Community Planning: Turning Plans into Reality
June 14, 2018
June 14, 2018
As we continue to celebrate the 20th anniversary of the RTA’s Community Planning program, I want to highlight different aspects of the program that help encourage transit use in our region.
Last month I talked about transit-oriented development, or TOD, which is a pattern of development that encourages a mixture of housing, office, retail, and other civic amenities integrated into a walkable environment located within a half-mile of a train station or bus stop. The RTA supports the creation of TOD plans through the Community Planning program. But how do we turn those plans into reality?
The RTA is committed to seeing all completed planning projects become a reality through implementation support. This support includes informal technical assistance where our staff provides advice to local officials on the future direction of a TOD plan as well as more formal follow-on projects. Here are a few ways we help communities turn those plans into reality:
TOD Zoning Code Updates
The TOD zoning code updates involve the RTA working with local government staff to assess and then revise a community’s zoning ordinance. An updated ordinance allows a community to clearly define the standards that dictate the form and design of new development while also directing where development and associated parking should be placed. This in turn makes the area more attractive to potential developers as there is less of a need for them to seek administrative forms of flexibility, like zoning variances, to construct high-quality projects near transit stations.
TOD Developer Discussion Panels
The RTA partners with the Urban Land Institute (ULI) to host these panels. The half-day events involve local government staff engaging with development experts to discuss potential strategies to effectively revitalize key parcels of land near a community’s transit services. They are intended for those municipalities that have completed a TOD plan, but need additional assistance in drawing developer interest in transit supportive projects to their study areas.
Special Funding Districts
Communities often use economic development funding tools, like a Tax Increment Financing (TIF) district, to transform the ideas from a TOD plan into reality. The RTA helps local governments to identify the best tool that fits with the community’s goals, and works with a consultant to develop a full plan for that district as well as proposing an ordinance to enact it.
Transit Neighborhood Mobility Improvement Plans
RTA staff will work with municipalities to develop transit neighborhood mobility improvement plans that help municipalities identify ways to improve access to existing transit facilities for residents and commuters within a targeted area. This may include addressing the needs for local pedestrian and bicycle infrastructure, examining where additional wayfinding signage could be incorporated as well as identifying ways to improve connectivity with surrounding neighborhoods.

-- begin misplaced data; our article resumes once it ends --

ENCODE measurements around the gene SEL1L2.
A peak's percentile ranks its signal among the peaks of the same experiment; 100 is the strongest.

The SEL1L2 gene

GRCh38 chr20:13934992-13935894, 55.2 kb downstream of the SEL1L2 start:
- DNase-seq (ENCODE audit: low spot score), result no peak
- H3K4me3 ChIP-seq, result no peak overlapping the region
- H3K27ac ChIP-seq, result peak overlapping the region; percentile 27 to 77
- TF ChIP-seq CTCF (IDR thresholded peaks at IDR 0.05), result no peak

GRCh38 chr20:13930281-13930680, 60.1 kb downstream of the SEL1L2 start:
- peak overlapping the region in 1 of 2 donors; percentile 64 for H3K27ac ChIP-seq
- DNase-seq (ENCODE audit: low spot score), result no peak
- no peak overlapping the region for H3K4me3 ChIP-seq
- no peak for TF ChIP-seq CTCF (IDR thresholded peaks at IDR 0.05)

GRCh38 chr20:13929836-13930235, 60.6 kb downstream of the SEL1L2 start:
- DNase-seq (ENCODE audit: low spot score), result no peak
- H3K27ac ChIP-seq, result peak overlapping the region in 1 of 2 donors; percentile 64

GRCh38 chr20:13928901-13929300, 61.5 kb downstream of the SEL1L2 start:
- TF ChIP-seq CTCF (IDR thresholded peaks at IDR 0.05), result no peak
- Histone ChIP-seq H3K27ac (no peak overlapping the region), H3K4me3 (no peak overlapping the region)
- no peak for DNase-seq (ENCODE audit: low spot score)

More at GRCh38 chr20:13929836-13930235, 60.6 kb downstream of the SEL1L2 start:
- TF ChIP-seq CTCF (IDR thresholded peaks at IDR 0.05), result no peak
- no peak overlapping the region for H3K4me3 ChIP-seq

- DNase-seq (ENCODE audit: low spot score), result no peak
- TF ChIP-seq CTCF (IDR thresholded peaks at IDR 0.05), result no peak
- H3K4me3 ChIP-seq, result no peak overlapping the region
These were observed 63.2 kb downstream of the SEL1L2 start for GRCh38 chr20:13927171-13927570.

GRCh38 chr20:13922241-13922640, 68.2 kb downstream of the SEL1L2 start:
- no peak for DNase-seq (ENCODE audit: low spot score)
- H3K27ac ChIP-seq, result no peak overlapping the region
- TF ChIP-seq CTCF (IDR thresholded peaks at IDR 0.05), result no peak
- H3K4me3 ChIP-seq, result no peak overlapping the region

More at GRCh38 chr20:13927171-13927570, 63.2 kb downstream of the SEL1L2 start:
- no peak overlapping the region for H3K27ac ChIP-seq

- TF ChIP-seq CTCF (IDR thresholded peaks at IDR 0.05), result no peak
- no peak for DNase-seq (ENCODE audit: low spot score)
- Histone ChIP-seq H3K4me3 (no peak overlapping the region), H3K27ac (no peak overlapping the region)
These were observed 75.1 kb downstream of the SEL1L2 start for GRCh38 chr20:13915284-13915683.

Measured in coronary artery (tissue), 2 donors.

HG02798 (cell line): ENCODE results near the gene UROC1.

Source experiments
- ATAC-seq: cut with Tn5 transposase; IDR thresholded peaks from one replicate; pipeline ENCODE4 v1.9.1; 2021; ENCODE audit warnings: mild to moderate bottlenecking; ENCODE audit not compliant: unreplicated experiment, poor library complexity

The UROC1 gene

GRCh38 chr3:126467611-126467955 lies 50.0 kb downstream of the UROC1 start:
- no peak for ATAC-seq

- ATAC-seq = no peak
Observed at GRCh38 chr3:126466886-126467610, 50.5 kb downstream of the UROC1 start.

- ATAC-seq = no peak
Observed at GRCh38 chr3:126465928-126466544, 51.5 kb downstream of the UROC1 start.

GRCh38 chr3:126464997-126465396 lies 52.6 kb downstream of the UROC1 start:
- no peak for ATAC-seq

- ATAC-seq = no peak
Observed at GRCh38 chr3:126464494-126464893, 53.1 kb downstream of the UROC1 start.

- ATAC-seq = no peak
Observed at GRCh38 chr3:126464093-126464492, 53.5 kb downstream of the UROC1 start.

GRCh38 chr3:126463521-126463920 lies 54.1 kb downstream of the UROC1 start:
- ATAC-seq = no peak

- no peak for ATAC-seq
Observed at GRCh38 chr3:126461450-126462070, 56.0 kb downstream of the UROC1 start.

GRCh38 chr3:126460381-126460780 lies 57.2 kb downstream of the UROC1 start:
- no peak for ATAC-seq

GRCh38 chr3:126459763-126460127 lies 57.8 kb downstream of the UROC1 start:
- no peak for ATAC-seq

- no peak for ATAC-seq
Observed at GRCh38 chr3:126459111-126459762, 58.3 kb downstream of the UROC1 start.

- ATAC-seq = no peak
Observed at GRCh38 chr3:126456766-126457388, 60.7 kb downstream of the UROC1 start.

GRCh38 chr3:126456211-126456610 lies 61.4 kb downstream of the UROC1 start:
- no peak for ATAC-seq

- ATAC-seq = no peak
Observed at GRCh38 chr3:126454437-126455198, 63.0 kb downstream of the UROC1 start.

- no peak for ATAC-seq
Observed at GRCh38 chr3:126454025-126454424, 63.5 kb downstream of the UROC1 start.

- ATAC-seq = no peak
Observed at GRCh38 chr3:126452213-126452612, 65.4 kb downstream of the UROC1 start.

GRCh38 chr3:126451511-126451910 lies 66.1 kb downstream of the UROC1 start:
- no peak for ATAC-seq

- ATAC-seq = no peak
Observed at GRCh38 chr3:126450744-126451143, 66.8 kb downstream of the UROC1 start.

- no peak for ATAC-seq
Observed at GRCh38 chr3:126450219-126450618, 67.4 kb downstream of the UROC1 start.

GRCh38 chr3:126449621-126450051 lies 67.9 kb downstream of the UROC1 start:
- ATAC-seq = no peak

Case Study: Village of Brookfield
In 2016, the Village of Brookfield updated its zoning with assistance from the RTA to support TOD in the areas surrounding the Village’s three Metra stations. This project resulted in the adoption of a code that establishes urban design guidelines for elements such as building type and architectural features to support a pedestrian friendly neighborhood.
Additionally, the revised code simplified the zoning regulations and approval process, reducing the administrative burden for both Village staff and developers. Village Planner, Emily Egan, commented that “the zoning changes we made with the RTA have brought Brookfield’s zoning code into the twenty first century. It is not only a better code for infill and redevelopment, but the document itself has also been a great marketing tool. The Village has three Metra stations all within walking distance of unique destinations and we created a code that would encourage future development to embrace this strength.”
Private developers have also responded positively to the zoning changes, as illustrated in a quote by a representative of a local builder involved with multiple residential projects in Brookfield: “it's just so pro-development that I don't know why I would go somewhere else and struggle through an approval process.”
The RTA’s implementation process is what helps turn TOD plans from dreams into reality. Investing near transit assets is key to grow and develop our communities. Keep an eye out for more blogs about our Community Planning program as we continue to celebrate 20 amazing years!
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